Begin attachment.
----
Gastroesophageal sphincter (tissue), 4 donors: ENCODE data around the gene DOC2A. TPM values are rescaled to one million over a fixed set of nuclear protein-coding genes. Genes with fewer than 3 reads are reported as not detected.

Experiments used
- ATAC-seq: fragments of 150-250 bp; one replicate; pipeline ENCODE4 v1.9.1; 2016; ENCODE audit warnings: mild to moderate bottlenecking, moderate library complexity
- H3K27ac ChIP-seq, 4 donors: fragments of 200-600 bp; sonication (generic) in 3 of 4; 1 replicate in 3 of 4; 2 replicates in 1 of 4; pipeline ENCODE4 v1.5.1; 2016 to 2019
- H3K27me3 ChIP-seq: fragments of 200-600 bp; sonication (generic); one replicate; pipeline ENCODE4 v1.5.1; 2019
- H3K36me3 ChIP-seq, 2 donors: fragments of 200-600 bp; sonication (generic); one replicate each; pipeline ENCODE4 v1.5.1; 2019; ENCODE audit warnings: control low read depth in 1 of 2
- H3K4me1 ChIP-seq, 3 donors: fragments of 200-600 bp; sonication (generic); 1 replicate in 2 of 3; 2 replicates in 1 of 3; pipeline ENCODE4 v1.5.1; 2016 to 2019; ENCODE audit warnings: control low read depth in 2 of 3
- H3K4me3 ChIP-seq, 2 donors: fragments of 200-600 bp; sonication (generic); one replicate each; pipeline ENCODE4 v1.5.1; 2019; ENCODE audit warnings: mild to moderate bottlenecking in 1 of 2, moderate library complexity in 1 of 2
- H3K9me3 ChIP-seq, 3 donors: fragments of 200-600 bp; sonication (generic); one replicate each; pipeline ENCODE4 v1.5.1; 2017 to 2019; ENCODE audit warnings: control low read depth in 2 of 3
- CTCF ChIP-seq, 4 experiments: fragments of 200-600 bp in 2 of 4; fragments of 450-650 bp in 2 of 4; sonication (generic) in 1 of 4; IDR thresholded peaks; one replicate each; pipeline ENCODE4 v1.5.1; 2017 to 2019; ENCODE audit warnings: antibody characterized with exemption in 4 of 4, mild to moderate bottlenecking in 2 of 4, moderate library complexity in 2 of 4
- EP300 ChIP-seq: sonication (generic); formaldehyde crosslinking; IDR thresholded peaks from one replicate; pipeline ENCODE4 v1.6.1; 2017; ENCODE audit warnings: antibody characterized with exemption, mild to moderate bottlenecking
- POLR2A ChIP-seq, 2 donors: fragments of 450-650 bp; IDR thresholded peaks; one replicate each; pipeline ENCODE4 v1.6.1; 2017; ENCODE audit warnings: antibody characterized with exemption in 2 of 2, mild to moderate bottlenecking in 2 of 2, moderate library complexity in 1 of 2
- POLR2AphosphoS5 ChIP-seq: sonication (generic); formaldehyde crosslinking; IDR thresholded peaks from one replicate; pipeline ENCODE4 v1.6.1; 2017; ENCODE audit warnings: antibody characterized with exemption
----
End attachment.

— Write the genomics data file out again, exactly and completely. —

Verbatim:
Gastroesophageal sphincter (tissue), 4 donors: ENCODE data around the gene DOC2A. TPM values are rescaled to one million over a fixed set of nuclear protein-coding genes. Genes with fewer than 3 reads are reported as not detected.

Experiments used
- ATAC-seq: fragments of 150-250 bp; one replicate; pipeline ENCODE4 v1.9.1; 2016; ENCODE audit warnings: mild to moderate bottlenecking, moderate library complexity
- H3K27ac ChIP-seq, 4 donors: fragments of 200-600 bp; sonication (generic) in 3 of 4; 1 replicate in 3 of 4; 2 replicates in 1 of 4; pipeline ENCODE4 v1.5.1; 2016 to 2019
- H3K27me3 ChIP-seq: fragments of 200-600 bp; sonication (generic); one replicate; pipeline ENCODE4 v1.5.1; 2019
- H3K36me3 ChIP-seq, 2 donors: fragments of 200-600 bp; sonication (generic); one replicate each; pipeline ENCODE4 v1.5.1; 2019; ENCODE audit warnings: control low read depth in 1 of 2
- H3K4me1 ChIP-seq, 3 donors: fragments of 200-600 bp; sonication (generic); 1 replicate in 2 of 3; 2 replicates in 1 of 3; pipeline ENCODE4 v1.5.1; 2016 to 2019; ENCODE audit warnings: control low read depth in 2 of 3
- H3K4me3 ChIP-seq, 2 donors: fragments of 200-600 bp; sonication (generic); one replicate each; pipeline ENCODE4 v1.5.1; 2019; ENCODE audit warnings: mild to moderate bottlenecking in 1 of 2, moderate library complexity in 1 of 2
- H3K9me3 ChIP-seq, 3 donors: fragments of 200-600 bp; sonication (generic); one replicate each; pipeline ENCODE4 v1.5.1; 2017 to 2019; ENCODE audit warnings: control low read depth in 2 of 3
- CTCF ChIP-seq, 4 experiments: fragments of 200-600 bp in 2 of 4; fragments of 450-650 bp in 2 of 4; sonication (generic) in 1 of 4; IDR thresholded peaks; one replicate each; pipeline ENCODE4 v1.5.1; 2017 to 2019; ENCODE audit warnings: antibody characterized with exemption in 4 of 4, mild to moderate bottlenecking in 2 of 4, moderate library complexity in 2 of 4
- EP300 ChIP-seq: sonication (generic); formaldehyde crosslinking; IDR thresholded peaks from one replicate; pipeline ENCODE4 v1.6.1; 2017; ENCODE audit warnings: antibody characterized with exemption, mild to moderate bottlenecking
- POLR2A ChIP-seq, 2 donors: fragments of 450-650 bp; IDR thresholded peaks; one replicate each; pipeline ENCODE4 v1.6.1; 2017; ENCODE audit warnings: antibody characterized with exemption in 2 of 2, mild to moderate bottlenecking in 2 of 2, moderate library complexity in 1 of 2
- POLR2AphosphoS5 ChIP-seq: sonication (generic); formaldehyde crosslinking; IDR thresholded peaks from one replicate; pipeline ENCODE4 v1.6.1; 2017; ENCODE audit warnings: antibody characterized with exemption